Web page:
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From Antitrust Law Daily, October 21, 2014

EC settles cartel case involving Swiss franc LIBOR, imposes €61.6M fine on JPMorgan

By Linda O’Brien, J.D., LL.M.

The EC has found that two international banks—the Royal Bank of Scotland (RBS) and JP Morgan—participated in an illegal bilateral cartel aimed at influencing the Swiss franc Libor benchmark interest rate between March 2008 and July 2009 in violation of European Union antitrust rules, the EC announced today. The banks agreed to settle the case with the EC under a simplified procedure. RBS received immunity from fines for revealing the existence of the cartel to the Commission. JPMorgan was fined €61,676,000 (US $78,480,183), after benefitting from a reduction of its fine for its cooperation with the investigation under the Commission's 2006 Leniency Notice, as well as a 10 percent reduction for agreeing to settle the case.

Interest rate derivatives (e.g., forward rate agreements, swaps, futures, options) are financial products that are used by banks or companies for managing the risk of interest rate fluctuations. These products are traded worldwide and play a key role in the global economy. They derive their value from the level of a benchmark interest rate, such as the London interbank offered rate (LIBOR) – which is used for various currencies including the Swiss franc (CHF). This benchmark reflects an average of the quotes submitted daily by a number of banks who are members of a panel. It is intended to reflect the cost of interbank lending in Swiss franc and serves as a basis for various financial derivatives. The levels of the benchmark rate may affect either the cash flows that a bank receives from a counterparty, or the cash flow it needs to pay to the counterparty under interest rate derivatives contracts.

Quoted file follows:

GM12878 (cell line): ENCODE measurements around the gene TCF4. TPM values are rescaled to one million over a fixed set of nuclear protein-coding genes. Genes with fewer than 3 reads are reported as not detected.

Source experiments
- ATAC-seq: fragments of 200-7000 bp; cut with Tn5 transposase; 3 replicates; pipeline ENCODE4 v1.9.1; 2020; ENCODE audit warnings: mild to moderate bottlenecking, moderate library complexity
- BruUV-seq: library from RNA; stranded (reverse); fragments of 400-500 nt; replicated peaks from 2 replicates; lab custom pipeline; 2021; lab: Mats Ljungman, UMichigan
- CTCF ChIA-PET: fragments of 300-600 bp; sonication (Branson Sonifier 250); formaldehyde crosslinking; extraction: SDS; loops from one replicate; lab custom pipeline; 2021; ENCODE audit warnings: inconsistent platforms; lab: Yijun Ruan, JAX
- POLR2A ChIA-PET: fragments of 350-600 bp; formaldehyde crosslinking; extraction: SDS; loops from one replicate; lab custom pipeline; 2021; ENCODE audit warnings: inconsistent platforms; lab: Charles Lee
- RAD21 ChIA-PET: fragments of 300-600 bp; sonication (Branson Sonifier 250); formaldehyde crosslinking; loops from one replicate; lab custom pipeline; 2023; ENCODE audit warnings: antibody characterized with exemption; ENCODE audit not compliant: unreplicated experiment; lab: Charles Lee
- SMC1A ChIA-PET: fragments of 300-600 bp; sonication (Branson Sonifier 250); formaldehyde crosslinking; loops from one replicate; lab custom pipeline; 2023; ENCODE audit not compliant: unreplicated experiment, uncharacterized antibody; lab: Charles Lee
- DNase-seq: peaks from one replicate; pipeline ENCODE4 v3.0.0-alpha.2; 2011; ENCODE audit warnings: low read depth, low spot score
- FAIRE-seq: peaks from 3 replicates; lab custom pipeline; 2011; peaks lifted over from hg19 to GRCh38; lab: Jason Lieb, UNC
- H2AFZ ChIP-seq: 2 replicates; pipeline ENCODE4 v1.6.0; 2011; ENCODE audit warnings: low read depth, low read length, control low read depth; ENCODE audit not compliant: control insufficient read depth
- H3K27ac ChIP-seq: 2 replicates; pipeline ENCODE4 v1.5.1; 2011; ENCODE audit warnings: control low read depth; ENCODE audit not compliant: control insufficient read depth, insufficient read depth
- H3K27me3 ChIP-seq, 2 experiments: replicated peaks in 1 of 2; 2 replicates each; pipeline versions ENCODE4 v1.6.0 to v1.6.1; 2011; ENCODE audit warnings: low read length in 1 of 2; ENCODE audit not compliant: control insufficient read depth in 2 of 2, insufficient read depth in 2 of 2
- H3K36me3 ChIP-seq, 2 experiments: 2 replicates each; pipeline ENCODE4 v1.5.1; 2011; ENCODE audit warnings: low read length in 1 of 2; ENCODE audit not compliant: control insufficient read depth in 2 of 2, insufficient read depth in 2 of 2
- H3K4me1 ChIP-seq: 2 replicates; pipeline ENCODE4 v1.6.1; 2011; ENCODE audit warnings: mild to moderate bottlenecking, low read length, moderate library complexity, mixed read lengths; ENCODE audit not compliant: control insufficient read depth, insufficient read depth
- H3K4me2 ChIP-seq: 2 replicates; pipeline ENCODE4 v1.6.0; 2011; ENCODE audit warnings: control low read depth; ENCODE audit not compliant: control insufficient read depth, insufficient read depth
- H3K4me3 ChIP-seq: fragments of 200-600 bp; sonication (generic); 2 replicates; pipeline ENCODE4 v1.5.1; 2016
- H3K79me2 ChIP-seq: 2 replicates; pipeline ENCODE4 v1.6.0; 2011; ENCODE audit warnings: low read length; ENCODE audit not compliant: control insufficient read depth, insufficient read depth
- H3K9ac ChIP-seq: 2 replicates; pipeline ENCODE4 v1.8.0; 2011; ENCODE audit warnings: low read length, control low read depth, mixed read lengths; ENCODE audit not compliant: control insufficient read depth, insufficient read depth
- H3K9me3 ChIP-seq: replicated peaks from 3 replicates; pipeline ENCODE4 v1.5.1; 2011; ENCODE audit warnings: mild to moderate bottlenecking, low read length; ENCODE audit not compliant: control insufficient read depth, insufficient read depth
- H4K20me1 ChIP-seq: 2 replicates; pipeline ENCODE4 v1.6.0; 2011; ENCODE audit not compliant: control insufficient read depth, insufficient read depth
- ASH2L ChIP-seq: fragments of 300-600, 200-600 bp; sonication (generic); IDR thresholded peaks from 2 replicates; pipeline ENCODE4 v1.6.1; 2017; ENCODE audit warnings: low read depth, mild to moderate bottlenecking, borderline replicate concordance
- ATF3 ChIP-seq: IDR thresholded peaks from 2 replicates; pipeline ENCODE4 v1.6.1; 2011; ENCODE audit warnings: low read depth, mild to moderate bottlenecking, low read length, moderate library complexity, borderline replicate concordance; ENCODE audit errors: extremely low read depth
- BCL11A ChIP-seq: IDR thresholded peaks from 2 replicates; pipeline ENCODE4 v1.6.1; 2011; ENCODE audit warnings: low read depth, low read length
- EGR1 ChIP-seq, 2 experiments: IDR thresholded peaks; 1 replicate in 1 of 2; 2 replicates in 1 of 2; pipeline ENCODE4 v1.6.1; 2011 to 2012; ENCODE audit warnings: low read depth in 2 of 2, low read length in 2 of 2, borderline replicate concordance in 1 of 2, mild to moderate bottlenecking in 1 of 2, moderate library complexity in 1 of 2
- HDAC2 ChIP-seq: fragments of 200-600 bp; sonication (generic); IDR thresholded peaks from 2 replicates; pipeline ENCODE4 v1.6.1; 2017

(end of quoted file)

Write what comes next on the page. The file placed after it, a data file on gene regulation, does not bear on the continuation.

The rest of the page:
Between March 2008 and July 2009, RBS and JP Morgan tried to distort the normal course of the pricing of interest rate derivatives denominated in Swiss franc. They discussed the future Swiss Franc Libor rate submissions of one of the banks and at times exchanged information concerning trading positions and intended prices. The infringement covered the whole of the European Economic Area (EEA).

In December 2013, the Commission already fined several banks for their participation in cartels in Euro and Yen interest rate derivatives.

“This is the third case where the Commission finds a cartel related to the manipulation of a financial benchmark, in which major banks colluded instead of competing with each other,” Vice-President Joaquín Almunia, in charge of competition policy, said. “Our economy needs a healthy, transparent, well-functioning financial sector. This is why antitrust rules in this sector must be strictly enforced."

Companies: The Royal Bank of Scotland; JPMorgan Chase

MainStory: TopStory Antitrust

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